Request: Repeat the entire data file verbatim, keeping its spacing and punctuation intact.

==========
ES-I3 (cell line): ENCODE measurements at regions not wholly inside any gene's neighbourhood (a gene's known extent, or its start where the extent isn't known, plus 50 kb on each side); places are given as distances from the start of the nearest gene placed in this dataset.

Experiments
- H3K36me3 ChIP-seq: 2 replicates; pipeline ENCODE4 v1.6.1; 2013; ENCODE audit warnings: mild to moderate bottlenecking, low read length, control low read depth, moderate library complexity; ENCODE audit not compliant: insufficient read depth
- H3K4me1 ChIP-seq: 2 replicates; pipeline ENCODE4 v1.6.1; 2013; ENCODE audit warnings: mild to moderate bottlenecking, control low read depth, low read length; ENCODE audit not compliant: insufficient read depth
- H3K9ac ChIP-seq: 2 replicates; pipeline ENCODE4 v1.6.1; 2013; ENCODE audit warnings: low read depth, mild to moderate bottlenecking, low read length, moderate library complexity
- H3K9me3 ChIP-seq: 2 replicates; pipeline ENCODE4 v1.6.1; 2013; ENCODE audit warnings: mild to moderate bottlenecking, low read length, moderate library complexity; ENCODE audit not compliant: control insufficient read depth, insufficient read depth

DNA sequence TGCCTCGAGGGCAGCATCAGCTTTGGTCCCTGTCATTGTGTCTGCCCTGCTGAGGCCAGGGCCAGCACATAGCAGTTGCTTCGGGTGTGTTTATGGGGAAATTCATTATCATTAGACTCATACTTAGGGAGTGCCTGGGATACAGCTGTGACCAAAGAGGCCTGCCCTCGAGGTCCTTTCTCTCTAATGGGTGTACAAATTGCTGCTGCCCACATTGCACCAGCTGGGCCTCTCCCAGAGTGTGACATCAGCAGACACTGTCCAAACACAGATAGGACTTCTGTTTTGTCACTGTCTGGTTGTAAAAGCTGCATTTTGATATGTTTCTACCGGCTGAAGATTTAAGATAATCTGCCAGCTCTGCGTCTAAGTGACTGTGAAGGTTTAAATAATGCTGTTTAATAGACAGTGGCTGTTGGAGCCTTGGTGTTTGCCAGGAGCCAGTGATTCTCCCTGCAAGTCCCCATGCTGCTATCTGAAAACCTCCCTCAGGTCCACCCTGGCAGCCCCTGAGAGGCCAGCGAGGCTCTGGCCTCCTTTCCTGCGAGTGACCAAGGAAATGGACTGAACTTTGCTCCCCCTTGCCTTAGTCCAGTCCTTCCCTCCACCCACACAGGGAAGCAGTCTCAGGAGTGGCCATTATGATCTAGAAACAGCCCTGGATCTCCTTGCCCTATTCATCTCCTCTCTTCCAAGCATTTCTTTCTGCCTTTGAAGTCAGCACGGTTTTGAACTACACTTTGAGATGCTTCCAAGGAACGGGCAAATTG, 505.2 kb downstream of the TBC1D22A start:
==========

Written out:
ES-I3 (cell line): ENCODE measurements at regions not wholly inside any gene's neighbourhood (a gene's known extent, or its start where the extent isn't known, plus 50 kb on each side); places are given as distances from the start of the nearest gene placed in this dataset.

Experiments
- H3K36me3 ChIP-seq: 2 replicates; pipeline ENCODE4 v1.6.1; 2013; ENCODE audit warnings: mild to moderate bottlenecking, low read length, control low read depth, moderate library complexity; ENCODE audit not compliant: insufficient read depth
- H3K4me1 ChIP-seq: 2 replicates; pipeline ENCODE4 v1.6.1; 2013; ENCODE audit warnings: mild to moderate bottlenecking, control low read depth, low read length; ENCODE audit not compliant: insufficient read depth
- H3K9ac ChIP-seq: 2 replicates; pipeline ENCODE4 v1.6.1; 2013; ENCODE audit warnings: low read depth, mild to moderate bottlenecking, low read length, moderate library complexity
- H3K9me3 ChIP-seq: 2 replicates; pipeline ENCODE4 v1.6.1; 2013; ENCODE audit warnings: mild to moderate bottlenecking, low read length, moderate library complexity; ENCODE audit not compliant: control insufficient read depth, insufficient read depth

DNA sequence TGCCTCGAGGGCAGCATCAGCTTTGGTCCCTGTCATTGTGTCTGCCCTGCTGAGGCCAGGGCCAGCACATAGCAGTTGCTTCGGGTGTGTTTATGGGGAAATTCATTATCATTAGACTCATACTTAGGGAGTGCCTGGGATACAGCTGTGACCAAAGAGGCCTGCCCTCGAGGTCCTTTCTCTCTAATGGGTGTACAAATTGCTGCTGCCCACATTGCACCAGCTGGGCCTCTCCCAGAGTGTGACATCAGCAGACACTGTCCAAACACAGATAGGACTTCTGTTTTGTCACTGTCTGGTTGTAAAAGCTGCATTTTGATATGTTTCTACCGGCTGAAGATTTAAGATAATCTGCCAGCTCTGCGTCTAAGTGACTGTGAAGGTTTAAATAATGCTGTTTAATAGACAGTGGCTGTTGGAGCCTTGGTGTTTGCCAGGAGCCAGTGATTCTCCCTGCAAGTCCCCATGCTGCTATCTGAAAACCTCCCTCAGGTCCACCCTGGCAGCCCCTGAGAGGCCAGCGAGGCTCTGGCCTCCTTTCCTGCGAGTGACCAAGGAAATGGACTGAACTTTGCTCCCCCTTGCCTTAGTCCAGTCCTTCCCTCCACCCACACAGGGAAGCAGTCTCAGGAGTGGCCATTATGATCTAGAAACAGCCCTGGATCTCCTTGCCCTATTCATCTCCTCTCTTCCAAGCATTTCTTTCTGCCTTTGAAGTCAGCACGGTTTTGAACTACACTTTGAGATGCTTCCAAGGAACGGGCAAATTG, 505.2 kb downstream of the TBC1D22A start: